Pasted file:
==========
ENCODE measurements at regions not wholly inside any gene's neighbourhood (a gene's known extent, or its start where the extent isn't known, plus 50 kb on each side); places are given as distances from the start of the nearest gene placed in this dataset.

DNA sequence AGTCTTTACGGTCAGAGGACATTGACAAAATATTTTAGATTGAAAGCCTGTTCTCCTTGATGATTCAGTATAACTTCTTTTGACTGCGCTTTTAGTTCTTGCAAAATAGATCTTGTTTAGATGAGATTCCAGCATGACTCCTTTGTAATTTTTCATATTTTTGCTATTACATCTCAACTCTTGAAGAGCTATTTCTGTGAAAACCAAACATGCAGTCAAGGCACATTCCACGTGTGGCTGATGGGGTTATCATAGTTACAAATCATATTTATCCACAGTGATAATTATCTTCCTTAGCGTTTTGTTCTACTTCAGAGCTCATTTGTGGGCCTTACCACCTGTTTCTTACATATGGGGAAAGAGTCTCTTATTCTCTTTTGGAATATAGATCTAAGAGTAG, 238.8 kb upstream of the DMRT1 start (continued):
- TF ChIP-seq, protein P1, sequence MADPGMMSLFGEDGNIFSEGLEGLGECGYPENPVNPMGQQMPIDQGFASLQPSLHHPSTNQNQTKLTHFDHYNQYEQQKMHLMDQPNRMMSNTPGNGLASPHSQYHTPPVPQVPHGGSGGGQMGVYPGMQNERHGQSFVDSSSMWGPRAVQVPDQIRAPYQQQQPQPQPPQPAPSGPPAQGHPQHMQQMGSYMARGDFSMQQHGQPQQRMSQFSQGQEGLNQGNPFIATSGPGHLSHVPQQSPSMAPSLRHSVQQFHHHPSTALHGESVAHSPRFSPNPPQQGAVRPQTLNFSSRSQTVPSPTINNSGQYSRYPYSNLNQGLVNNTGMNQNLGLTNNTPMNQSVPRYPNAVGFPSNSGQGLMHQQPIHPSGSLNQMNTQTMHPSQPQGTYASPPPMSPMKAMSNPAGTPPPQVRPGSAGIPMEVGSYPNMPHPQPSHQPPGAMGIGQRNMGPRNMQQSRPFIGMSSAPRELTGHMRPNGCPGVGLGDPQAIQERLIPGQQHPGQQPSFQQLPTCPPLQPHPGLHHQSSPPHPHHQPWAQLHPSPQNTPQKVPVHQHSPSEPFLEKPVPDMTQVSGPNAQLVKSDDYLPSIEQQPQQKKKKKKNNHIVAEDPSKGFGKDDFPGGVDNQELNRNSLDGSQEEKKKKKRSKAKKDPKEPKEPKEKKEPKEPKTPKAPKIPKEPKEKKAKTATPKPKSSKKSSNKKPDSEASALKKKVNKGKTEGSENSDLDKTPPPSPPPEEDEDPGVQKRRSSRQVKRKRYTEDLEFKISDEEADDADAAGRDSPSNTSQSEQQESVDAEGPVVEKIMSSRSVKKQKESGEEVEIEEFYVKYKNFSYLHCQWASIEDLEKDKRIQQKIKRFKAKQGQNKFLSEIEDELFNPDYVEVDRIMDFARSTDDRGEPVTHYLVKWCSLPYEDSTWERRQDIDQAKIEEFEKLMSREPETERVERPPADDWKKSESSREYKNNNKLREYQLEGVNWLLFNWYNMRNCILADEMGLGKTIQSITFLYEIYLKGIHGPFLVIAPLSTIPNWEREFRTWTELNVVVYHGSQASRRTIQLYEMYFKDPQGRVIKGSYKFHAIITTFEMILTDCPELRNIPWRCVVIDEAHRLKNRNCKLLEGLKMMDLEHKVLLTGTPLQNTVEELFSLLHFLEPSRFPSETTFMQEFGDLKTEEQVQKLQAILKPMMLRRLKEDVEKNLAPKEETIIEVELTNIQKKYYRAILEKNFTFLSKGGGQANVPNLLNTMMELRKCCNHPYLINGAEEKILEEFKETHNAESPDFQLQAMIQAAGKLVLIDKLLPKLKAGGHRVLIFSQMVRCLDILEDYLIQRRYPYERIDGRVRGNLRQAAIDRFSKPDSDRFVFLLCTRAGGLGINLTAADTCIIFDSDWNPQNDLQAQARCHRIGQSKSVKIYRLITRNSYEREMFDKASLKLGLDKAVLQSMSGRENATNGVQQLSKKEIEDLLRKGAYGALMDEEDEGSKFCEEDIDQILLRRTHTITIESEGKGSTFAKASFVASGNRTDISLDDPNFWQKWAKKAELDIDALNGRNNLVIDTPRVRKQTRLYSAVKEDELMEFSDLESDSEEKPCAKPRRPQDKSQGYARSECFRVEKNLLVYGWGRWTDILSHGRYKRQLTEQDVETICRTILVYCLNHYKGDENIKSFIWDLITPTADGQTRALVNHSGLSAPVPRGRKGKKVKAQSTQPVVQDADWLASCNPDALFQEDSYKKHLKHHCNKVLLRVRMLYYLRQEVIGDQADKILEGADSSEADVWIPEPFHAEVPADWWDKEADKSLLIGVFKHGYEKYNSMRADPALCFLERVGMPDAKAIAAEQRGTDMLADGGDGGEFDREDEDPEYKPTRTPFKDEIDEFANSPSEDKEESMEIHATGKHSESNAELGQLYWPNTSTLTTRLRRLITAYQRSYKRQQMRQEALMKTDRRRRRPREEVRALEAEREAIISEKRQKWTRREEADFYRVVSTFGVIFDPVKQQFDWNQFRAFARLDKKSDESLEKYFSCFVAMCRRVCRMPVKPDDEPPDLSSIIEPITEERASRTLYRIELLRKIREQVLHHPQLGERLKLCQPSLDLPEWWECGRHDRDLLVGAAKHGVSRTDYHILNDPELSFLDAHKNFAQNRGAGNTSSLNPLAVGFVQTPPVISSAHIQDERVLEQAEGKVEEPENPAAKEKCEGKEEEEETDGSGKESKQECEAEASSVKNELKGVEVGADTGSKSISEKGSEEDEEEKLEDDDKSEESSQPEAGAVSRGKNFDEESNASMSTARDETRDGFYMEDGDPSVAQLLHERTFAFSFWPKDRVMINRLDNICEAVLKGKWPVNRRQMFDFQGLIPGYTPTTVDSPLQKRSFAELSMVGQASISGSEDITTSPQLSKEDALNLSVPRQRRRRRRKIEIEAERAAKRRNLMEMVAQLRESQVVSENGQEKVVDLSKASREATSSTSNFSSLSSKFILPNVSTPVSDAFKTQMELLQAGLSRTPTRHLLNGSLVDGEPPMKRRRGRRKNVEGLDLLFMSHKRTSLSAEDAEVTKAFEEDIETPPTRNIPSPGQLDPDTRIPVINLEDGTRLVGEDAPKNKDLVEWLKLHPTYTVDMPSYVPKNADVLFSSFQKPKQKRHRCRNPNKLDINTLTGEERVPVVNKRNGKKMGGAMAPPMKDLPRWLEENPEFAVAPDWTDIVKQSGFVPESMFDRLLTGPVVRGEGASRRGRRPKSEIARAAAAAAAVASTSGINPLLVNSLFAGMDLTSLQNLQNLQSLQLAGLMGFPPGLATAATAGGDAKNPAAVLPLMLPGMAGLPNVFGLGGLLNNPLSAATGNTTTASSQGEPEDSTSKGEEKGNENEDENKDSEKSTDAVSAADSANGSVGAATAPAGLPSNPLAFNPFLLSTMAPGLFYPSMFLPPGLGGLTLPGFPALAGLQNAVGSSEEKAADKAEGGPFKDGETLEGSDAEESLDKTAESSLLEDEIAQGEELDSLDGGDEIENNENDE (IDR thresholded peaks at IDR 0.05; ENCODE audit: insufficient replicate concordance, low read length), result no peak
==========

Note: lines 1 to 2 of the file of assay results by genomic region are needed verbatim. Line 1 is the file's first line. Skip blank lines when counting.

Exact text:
ENCODE measurements at regions not wholly inside any gene's neighbourhood (a gene's known extent, or its start where the extent isn't known, plus 50 kb on each side); places are given as distances from the start of the nearest gene placed in this dataset.

DNA sequence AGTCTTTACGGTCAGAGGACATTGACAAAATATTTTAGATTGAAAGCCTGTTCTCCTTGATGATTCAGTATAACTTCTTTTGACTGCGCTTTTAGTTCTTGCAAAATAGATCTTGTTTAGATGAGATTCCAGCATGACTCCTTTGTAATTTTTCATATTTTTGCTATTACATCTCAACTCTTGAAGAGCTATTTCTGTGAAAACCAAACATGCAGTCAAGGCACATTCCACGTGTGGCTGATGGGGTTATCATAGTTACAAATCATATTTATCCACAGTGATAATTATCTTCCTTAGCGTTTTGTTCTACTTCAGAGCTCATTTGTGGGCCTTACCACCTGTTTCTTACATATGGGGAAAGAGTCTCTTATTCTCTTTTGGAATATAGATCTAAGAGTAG, 238.8 kb upstream of the DMRT1 start (continued):